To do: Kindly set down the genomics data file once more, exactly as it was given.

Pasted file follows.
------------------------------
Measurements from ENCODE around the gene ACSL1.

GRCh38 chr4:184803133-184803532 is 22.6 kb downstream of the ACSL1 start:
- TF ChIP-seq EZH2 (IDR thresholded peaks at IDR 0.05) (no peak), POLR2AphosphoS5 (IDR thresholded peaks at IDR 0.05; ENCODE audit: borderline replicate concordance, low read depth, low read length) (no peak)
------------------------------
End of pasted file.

Measurements from ENCODE around the gene ACSL1.

GRCh38 chr4:184803133-184803532 is 22.6 kb downstream of the ACSL1 start:
- TF ChIP-seq EZH2 (IDR thresholded peaks at IDR 0.05) (no peak), POLR2AphosphoS5 (IDR thresholded peaks at IDR 0.05; ENCODE audit: borderline replicate concordance, low read depth, low read length) (no peak)